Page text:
What's behind Soviet withdrawal from psychiatric group

There will be some some empty seats in Vienna at this year's international convention of the World Psychiatric Association. But the vacancy left by Moscow's announcement that it is withdrawing from this international organization sends a message far louder than the voice of any delegate.

It marks the end of a ''dialogue'' within the psychiatric association over allegations of Soviet psychiatric abuse, and some view it as one more step in Moscow's withdrawal from the human-rights standards proclaimed by the Helsinki Accords of 1975.

''This is perhaps the first major statement on human rights to be sent to the West since Yuri Andropov came to power four months ago,'' maintains Dr. Walter Reich, a psychiatrist who is a fellow at the Kennan Institute for Advanced Russian Studies of the Woodrow Wilson International Center for Scholars in Washington, D.C.

In an apparently high-level decision by Mr. Andropov's government, Moscow has signaled it will no longer conduct a ''dialogue'' with non-Soviet psychiatrists. Previously Soviet psychiatrists had used WPA officials as intermediaries to receive and answer complaints that Soviet authorities are silencing political and religious dissenters by confining them to mental hospitals.

Indeed, as late as January, WPA officials in Vienna received 20 cases of documents on controversial cases from Soviet psychiatrists, according to Dr. Reich. The Soviets also settled a financial dispute by paying some $5,000 in back dues, he adds.

Then, on Feb. 8 notification was received that the Soviets would withdraw from the WPA and thus not attend the convention scheduled for July. A high-level political decision seems to have forced the organization of Soviet psychiatrists to make the move, notes Prof. Harvey Fireside, a political scientist at Ithaca College and a specialist on the Soviet Union's political misuse of psychiatry.

According to the London-based human rights group Amnesty International, since 1977 the Soviets have imprisoned or sent to psychiatric hospitals 32 members of the unofficial Helsinki monitoring groups set up by Soviet citizens to publicize abuses by their own government.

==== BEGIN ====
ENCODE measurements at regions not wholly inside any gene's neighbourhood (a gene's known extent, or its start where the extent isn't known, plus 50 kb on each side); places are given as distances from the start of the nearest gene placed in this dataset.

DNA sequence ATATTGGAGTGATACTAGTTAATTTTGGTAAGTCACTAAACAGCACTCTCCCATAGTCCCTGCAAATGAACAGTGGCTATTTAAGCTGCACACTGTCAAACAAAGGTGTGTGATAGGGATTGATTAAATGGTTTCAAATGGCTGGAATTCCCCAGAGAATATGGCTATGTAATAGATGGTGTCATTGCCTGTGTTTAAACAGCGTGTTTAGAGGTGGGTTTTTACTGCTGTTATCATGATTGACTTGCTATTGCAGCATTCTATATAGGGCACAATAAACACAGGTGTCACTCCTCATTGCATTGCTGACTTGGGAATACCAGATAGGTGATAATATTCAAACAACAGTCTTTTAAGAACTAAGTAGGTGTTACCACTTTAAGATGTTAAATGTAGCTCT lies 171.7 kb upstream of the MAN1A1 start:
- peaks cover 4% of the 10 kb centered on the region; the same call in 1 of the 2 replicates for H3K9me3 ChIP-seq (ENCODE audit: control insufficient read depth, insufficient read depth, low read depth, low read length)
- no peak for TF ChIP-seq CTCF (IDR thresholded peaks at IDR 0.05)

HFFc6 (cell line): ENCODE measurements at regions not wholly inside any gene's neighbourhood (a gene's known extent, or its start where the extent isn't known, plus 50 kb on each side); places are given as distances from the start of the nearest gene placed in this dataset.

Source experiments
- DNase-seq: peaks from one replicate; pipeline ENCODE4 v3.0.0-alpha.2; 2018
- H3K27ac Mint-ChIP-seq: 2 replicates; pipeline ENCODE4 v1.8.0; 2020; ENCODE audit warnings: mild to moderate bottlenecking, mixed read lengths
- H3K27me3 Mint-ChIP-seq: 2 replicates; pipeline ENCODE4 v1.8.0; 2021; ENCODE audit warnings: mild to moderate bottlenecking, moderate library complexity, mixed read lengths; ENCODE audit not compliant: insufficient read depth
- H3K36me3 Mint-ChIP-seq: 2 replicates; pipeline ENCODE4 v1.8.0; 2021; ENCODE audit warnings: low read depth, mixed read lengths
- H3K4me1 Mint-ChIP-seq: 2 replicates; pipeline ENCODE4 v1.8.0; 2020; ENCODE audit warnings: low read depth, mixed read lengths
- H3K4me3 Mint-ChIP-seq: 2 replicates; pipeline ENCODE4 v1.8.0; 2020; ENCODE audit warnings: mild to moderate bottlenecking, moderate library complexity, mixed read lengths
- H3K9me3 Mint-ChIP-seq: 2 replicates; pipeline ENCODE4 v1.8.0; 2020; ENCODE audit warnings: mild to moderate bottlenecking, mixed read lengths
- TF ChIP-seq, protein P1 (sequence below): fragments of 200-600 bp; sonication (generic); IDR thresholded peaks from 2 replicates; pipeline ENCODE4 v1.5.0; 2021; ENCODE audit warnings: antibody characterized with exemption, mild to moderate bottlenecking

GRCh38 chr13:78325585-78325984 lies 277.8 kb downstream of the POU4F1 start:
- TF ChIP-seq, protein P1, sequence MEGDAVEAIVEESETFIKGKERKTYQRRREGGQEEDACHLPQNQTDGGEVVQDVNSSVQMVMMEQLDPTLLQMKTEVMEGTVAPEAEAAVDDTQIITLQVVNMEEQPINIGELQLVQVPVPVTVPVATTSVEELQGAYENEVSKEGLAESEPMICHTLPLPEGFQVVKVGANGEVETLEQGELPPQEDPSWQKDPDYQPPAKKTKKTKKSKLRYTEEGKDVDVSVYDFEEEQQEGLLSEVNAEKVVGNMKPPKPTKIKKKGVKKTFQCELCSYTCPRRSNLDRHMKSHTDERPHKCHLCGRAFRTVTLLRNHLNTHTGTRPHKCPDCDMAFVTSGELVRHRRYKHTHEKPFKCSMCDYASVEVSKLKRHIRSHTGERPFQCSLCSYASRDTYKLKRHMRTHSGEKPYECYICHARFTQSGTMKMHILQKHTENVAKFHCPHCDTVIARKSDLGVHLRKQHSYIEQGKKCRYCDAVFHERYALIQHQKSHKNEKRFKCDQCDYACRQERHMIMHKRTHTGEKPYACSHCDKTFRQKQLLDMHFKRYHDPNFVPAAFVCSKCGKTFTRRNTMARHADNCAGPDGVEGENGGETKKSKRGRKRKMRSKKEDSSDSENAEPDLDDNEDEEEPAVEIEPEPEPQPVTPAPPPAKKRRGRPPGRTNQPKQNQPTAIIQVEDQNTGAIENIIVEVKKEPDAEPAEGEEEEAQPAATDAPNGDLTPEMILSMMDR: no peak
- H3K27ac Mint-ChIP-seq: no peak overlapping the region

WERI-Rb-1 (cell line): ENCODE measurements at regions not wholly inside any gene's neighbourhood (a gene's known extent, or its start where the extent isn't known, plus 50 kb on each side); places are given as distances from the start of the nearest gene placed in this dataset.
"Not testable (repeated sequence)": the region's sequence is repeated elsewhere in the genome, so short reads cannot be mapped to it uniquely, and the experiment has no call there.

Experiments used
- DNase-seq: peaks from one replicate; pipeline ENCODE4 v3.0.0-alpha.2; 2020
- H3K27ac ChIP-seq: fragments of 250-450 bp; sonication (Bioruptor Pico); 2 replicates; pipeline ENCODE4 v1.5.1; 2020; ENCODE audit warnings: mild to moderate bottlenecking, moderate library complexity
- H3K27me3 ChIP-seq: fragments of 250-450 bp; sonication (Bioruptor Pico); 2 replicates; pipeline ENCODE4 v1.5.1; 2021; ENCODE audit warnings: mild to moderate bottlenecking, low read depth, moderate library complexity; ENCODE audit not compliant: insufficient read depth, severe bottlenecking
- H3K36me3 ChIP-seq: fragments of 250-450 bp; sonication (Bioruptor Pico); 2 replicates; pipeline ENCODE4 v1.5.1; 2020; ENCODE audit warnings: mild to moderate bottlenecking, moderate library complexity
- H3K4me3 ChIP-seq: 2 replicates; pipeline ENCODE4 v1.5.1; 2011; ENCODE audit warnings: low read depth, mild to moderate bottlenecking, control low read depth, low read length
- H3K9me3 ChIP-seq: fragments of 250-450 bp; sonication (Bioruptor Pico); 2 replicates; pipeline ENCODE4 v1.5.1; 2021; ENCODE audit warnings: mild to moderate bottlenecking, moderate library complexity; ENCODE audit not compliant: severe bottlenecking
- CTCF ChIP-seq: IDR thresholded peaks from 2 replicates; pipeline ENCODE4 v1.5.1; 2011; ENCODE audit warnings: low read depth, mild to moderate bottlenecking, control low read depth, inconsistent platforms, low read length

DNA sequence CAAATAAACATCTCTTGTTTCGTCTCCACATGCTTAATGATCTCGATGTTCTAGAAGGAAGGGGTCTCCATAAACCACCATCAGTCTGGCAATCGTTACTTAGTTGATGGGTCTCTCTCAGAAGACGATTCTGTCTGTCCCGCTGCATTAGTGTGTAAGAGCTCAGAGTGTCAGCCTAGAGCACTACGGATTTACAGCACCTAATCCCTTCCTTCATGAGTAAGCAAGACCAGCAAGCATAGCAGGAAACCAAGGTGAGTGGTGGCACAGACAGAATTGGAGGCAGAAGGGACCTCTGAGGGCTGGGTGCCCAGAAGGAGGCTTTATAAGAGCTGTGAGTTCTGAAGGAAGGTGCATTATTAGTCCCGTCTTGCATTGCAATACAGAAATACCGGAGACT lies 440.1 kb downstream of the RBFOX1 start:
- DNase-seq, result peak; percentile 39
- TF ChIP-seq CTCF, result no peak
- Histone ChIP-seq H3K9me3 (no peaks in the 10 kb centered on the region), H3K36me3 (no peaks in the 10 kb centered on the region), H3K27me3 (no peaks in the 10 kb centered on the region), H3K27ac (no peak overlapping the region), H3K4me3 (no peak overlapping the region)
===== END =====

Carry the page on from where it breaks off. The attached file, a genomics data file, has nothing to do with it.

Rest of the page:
Among them is Dr. Anatoly Koryagin, a psychiatrist sentenced in 1981 to 12 years in prison. He had challenged the psychiatric diagnosis of dissidents confined in mental institutions.

Moscow's withdrawal may be aimed at heading off the publicity of a vote in Vienna on pending resolutions to suspend or expel the Soviet professional delegation because of psychiatric abuses. It removes the threat of expulsion as a lever that delegations from other nations can use to pressure the Soviets. With ''only an empty seat to talk to,'' the conference is less likely to become a forum for debate over Soviet psychiatric practices.

Moscow's desire to limit publicity may have been strengthened by Dr. Reich's Jan. 30 article in the New York Times Magazine. This account of Reich's May 1982 meetings with leading Soviet psychiatrists gave an ''inside'' view of presumed differences within the Soviet psychiatric establishment - as well as describing in detail how Soviet psychiatrists sometimes diagnose dissent as mental illness. Professor Fireside says, ''This may have been the straw that finally broke the camel's back.''

The rise in the use of psychiatry as a convenient way to silence dissidents parallels the career of Yuri Andropov as the head of the Soviet secret police (KGB) from 1967 to 1982, but it is difficult to determine whether it was promoted by Mr. Andropov or merely upheld by him when criticisms grew in the West. The present practices differ from the late 1940s, when benevolent doctors sometimes pronounced a political prisoner mentally ill to spare him almost certain death in a concentration camp.

Soviet psychiatrists today diagnose dissidents as irreversibly mentally ill using the theory of ''sluggish schizophrenia,'' created by a leading Soviet psychiatrist, Dr. Andrei Szeznevsky. Under this doctrine, if a person's dissent is judged ''bizarre,'' he can be pronounced ill even when there are no medical symptoms. Powerful drugs and other treatments are often used to manage or punish difficult-to-handle political dissidents who are judged schizophrenic and confined to mental institutions.

A ''core'' of Soviet psychiatrists endorses this approach. Many more simply acquiesce. Some risk freedom and career to actively oppose it. Dr. Reich suggests some conformity-minded doctors may genuinely see idealistic dissent as an illness. Professor Fireside suggests extra salary, prestige, rewards of advancement, and other benefits lead many doctors to acquiesce.

Allegations of ''psychiatric imprisonment'' have been leaked to the West by friends and relatives of the confined, as well as by some Soviet psychiatrists who risk their freedom and careers to disagree with colleagues. In its most recent briefing, released March 8, Amnesty reported that it had verified the forcible confinement of 193 persons to Soviet psychiatric hospitals for political reasons since 1975, and that it believed the total was higher. Amnesty says it has verified another 120 since 1969, bringing the verified number to 313 .

Professor Fireside notes there may be some 1,000 persons held for political offenses, such as for agitation and political organizing, in severe, sometimes brutal hospitals for the criminally insane. Another 10,000, committed for relatively minor complaints about jobs or public services, are held in the more humanely run ''ordinary hospitals.''

He suggests Amnesty's cautiously strict standards of verification, designed to maintain credibility, underestimate the actual numbers. A crackdown on Soviet dissidents in the last few years has made it more difficult to smuggle out abuse reports, he adds.

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